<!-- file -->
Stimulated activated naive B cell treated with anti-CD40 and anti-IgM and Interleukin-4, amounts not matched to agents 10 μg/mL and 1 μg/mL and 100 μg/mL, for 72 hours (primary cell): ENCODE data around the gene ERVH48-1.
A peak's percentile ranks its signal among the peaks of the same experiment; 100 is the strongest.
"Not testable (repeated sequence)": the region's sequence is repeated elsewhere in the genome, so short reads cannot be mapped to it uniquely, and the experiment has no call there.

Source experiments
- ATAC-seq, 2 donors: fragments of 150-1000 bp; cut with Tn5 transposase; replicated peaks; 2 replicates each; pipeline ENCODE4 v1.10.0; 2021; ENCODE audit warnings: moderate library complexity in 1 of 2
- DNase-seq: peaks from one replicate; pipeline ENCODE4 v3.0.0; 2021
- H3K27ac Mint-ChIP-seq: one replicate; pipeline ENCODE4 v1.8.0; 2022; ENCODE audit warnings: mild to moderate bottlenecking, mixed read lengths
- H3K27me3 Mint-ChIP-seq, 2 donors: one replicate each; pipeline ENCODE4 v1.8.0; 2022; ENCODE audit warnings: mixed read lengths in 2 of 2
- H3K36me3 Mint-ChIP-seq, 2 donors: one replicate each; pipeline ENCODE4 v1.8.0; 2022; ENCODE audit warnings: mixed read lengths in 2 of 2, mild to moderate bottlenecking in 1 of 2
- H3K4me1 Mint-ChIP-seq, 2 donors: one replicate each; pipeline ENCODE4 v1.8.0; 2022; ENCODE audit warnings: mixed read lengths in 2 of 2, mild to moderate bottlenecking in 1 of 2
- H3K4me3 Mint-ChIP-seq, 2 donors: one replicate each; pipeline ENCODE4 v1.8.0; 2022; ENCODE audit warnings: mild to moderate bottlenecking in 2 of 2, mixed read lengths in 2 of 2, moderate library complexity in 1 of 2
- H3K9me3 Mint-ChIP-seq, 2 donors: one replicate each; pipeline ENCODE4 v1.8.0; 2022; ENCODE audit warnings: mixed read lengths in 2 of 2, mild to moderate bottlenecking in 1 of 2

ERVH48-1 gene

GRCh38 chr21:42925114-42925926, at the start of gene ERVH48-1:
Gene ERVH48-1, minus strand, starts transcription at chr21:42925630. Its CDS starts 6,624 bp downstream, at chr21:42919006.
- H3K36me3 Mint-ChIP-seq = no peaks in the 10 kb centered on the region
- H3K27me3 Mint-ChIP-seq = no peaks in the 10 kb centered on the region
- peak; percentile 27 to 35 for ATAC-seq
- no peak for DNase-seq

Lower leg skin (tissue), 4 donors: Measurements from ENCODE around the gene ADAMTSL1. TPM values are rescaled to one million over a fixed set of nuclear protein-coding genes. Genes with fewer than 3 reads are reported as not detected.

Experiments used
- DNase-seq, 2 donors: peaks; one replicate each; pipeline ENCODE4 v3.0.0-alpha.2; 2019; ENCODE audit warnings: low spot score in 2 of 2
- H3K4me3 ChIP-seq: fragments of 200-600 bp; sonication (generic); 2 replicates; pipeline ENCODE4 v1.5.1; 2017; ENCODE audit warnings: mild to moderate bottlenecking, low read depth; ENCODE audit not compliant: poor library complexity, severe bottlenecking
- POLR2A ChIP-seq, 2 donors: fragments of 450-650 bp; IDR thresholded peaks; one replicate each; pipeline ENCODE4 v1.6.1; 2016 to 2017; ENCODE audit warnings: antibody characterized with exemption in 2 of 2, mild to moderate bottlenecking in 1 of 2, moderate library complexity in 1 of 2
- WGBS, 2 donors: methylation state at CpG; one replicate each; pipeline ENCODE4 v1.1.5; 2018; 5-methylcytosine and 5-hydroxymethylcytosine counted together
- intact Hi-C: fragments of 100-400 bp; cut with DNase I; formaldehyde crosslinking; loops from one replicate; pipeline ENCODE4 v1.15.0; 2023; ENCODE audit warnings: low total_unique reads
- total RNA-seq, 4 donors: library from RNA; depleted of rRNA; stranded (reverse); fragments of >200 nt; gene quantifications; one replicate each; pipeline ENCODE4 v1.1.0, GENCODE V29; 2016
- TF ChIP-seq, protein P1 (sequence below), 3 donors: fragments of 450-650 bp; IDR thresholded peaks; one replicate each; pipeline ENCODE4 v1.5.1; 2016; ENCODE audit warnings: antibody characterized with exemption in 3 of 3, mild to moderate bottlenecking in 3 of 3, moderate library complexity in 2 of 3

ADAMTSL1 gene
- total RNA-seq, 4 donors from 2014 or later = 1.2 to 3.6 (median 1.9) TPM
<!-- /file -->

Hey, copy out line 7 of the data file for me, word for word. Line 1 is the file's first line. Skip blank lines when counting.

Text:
- H3K27ac Mint-ChIP-seq: one replicate; pipeline ENCODE4 v1.8.0; 2022; ENCODE audit warnings: mild to moderate bottlenecking, mixed read lengths